google-logoI love most stuff from Google. I use Google Apps and Gmail for my email, I communicate with Google Talk, and I use the mainstream Google Search for my search needs. A piece of interesting news surfaced last week – in typical Google fashion of dipping their grubby mits into nearly every part of your life, apparently Google is working on a way to improve plug-in hybrid car charging. The project is called RechargeIT.org.

They are n the early stages of looking at ways to write software that would fully integrate plug-in hybrid vehicles to the power grid in order to minimize the strain on the grid. Right now of course usage is maximum during the day, especially working hours. Things get much more easy at night when the lights are off and everybody is in bed.

“We are doing some preliminary work. We have begun some work on smart charging of electric vehicles and how you would integrate large number of electric vehicles into the grid successfully. We have done a little bit of work on the software side looking at how you would write a computer code to manage this sort of charging infrastructure,” said Dan Reicher, Google’s director of Climate Change and Energy Initiatives.

Managing power requirements of the grid has become very important. A scenario that the Google rep gave was a hot day in July when 5 million Californians come home. You don’t want all of them plugging in their Teslas at the same time! The grid management technology that Google is developing will allow power companies to allow the owners to opt into a system where the power company can turn off a certain number of vehicles to charge, and turn them on later. This is so the number of vehicles that can charge at any one time can be manageable. In return, the vehicle owner could get some kind of credit or discount from the power company, as turning on backup power sources for the grid can be cost inefficient for the power company.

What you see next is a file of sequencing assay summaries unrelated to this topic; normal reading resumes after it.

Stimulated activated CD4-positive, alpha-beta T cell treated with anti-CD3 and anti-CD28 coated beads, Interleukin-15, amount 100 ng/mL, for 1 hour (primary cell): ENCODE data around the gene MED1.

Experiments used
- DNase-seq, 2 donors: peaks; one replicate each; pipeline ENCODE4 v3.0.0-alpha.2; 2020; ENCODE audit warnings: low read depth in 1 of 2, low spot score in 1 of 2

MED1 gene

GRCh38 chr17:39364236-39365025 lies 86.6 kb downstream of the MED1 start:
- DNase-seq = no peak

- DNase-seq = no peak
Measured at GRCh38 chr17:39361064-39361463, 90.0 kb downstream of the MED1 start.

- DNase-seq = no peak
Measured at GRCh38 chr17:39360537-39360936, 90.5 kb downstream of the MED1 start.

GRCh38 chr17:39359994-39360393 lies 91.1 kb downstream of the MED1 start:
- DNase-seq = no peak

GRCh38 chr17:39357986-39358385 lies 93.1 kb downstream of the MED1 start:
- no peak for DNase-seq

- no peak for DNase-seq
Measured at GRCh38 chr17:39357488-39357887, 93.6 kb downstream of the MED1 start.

RechargeIT.org includes a controlled Driving Experiment where plug-in hybrid vehicles owned by Google were used by its employees in a free car-share program. Usage patterns were monitored (using an embedded Linux and GPS system) and the average economy reported was over 93 mpg on average and 115 mpg during city trips.

In the process of building its large datacenters, managing electricity has become somewhat of an acquired expertise for the search company. To handle the massive volume of Google search queries daily, Google needs many many servers and these servers need to be powered. They’ve put alot of work into ensuring their servers are as efficient as possible, even down to minimizing the losses of converting AC to DC.